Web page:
Guide to Literary Terms

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What is the meaning of idiom?

The meaning of idiom is a figurative expression, often irregular in style, that is particular to a language or region.


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An idiom is a figure of speech that is particular to a given language, may lack standard grammatical structure, and may possess a figurative meaning. Because of their often unique constructions and non-literal meanings, many idioms cannot be translated directly into other languages.

Idiom derives from the Greek word idioma, from idiousthai (“to appropriate”).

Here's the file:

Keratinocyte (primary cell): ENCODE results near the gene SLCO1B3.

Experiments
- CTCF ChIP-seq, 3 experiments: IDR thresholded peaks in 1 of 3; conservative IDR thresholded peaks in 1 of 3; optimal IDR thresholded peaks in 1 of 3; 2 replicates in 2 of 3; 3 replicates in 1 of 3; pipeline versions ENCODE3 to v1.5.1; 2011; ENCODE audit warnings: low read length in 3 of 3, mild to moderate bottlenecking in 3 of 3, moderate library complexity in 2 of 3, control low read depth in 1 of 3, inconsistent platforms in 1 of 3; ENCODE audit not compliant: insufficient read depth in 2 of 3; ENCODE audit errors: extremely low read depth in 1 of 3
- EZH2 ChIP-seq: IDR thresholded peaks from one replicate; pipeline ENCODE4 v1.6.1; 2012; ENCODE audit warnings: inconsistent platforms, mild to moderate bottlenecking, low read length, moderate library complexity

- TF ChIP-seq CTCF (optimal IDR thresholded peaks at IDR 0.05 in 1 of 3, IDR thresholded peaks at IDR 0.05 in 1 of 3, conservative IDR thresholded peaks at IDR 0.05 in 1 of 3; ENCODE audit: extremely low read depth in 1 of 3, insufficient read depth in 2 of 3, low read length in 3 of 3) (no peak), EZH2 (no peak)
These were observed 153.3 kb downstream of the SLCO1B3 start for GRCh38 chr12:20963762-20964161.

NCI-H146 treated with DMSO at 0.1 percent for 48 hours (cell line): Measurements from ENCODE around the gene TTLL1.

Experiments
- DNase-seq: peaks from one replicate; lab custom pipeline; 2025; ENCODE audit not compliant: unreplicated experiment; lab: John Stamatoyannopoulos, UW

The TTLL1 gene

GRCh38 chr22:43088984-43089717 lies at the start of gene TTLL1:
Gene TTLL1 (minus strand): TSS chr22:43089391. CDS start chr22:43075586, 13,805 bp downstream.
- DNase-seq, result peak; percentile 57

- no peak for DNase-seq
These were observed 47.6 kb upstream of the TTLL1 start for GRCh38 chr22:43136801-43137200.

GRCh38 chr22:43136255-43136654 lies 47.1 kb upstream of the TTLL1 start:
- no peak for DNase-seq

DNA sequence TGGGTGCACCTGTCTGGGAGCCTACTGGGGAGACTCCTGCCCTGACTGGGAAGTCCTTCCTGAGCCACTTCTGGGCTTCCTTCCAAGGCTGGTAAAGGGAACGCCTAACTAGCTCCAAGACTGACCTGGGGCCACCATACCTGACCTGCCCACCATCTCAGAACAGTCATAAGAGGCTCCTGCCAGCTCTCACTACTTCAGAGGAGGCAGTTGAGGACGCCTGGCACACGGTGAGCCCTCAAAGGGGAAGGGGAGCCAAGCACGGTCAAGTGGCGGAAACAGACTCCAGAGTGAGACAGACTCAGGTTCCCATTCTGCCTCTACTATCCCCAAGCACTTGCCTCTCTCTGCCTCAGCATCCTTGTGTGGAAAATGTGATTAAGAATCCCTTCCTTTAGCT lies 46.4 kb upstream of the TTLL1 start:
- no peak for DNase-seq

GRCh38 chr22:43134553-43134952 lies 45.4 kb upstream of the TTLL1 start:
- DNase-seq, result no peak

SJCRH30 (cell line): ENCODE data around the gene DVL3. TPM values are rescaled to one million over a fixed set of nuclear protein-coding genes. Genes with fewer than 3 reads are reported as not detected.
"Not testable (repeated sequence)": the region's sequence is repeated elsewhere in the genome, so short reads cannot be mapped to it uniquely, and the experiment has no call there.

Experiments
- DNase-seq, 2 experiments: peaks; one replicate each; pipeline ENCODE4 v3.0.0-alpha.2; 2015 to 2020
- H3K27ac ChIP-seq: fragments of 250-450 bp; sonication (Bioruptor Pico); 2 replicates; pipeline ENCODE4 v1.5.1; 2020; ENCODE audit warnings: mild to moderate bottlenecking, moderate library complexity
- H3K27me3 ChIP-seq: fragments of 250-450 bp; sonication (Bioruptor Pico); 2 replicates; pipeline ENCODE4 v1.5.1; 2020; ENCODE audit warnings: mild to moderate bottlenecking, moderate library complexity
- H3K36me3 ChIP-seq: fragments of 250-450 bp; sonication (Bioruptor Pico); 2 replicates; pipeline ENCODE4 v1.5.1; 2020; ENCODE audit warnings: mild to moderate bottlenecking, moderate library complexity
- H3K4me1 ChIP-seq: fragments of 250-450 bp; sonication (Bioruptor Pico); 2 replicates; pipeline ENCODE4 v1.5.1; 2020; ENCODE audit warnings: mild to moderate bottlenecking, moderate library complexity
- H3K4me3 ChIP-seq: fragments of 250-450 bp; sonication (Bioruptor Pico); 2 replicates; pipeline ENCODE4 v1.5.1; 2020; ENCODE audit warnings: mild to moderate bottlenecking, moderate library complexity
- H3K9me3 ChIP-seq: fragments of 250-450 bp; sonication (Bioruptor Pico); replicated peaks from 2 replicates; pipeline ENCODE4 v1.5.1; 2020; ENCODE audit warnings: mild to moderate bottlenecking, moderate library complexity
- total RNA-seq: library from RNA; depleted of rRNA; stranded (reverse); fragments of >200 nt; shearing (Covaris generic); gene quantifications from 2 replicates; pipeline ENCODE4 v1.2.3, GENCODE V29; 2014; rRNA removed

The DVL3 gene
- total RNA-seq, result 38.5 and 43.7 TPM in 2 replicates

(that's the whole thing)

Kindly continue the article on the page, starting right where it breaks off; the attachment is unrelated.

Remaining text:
Many idioms that are popular today originated from literature. For example, the expression “wear my heart on my sleeve” first appeared in William Shakespeare’s Othello, in a line spoken by Iago in act 1, scene 1:

For when my outward action doth demonstrate

The native act and figure of my heart

In complement extern, 'tis not long after

But I will wear my heart upon my sleeve

For daws to peck at. I am not what I am.

Iago uses this idiom to tell Roderigo that revealing one’s true motives makes one vulnerable. By exposing his heart, Iago would be putting it in danger of being pecked by “daws,” or jackdaws, an extension of the figure that makes vivid the dangers of such vulnerability. The phrase has become common in English usage to describe the act of being vulnerable, but translated literally into another language it would not necessarily retain that meaning, even if the image itself was understood. 

see: colloquialism, figure of speech

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